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Alternate juror joining in on deliberations is 'harmless' in personal injury case, Colorado Supreme Court rules

By Charmaine Little | Oct 2, 2018


Nathan Coats  

DENVER (Legal Newsline) – On Sept.17, the Colorado Supreme Court reversed an appeals court ruling that a trial court erred when it permitted an alternate juror to take part in jury deliberations despite objections.

The Supreme Court reversed the appeals court ruling, stating the error didn’t have any major impact on Ryan Lee Schonlaw and VCG Restaurant Denver’s rights, so “it should have been disregarded as harmless,” according to the opinion.

Albert Johnson filed the appeal with the Supreme Court following a Colorado Court of Appeals reversal of jury verdicts that were originally in his favor in district court amid his personal injury lawsuit against Schonlaw and Schonlaw’s employer, VCG Restaurants, after a physical altercation with Schonlaw outside of the nightclub.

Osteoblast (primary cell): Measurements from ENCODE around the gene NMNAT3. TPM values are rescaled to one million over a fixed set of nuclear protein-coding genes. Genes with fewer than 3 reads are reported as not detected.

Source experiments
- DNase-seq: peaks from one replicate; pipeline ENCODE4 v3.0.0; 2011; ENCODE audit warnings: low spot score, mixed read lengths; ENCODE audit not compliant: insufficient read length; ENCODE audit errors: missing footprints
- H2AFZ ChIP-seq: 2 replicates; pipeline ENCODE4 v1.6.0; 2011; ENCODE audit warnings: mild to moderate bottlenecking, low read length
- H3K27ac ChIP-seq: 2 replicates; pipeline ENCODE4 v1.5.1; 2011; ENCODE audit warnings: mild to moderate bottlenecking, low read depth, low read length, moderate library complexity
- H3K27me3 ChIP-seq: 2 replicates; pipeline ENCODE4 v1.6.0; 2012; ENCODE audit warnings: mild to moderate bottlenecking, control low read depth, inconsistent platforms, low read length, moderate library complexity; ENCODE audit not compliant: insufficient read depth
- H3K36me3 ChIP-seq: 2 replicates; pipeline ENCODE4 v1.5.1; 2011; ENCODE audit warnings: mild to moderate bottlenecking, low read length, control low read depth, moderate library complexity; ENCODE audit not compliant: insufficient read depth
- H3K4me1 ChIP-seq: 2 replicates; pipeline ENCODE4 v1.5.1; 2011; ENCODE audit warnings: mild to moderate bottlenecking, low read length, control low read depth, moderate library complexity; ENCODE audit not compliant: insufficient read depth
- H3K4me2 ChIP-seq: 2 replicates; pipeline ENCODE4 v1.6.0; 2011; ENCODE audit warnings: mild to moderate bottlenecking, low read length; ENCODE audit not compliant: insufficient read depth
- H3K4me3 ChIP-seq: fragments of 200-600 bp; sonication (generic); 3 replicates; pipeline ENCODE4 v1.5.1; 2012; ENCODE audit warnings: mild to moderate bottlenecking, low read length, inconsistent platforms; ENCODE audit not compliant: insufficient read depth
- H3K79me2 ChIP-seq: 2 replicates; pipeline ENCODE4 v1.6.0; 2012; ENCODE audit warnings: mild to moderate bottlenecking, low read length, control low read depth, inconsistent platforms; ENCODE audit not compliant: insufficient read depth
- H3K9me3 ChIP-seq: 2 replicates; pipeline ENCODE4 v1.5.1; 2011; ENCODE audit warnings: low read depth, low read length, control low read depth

The district court disregarded Schonlaw and VCG’s issues with its decision to permit an alternate juror to deliberate the verdict with the other jurors and ultimately ruled in favor of Johnson. The Court of Appeals then determined the lower court erred when it allowed the juror to participate, and the error led to prejudice and reversed the trial court’s ruling.


Chief Justice Nathan B. Coats delivered the opinion while Justice Melissa Hart concurred. Justices Richard L. Gabriel and William Hood III dissented. 

Hart concurred with the judgment and said the faux pas in the case is completely meaningless. He pointed out that this case isn’t like criminal proceedings with a strict number of 12 jurors. Instead, in civil jury cases such like this, the number of jurors can be determined by the parties as long as they agree.

Still, Gabriel dissented and said that when a case suggests harmless error review, it’s better to evaluate the error by conducting a rebuttal presumption of prejudice, which Johnson has not done concerning the alternate juror. He added Johnson never provided evidence or even a sufficient argument to overcome the presumption of prejudice that came as a result of the trial court making an error and letting an alternate juror participate in jury deliberations. Hood also concurred with the dissent.

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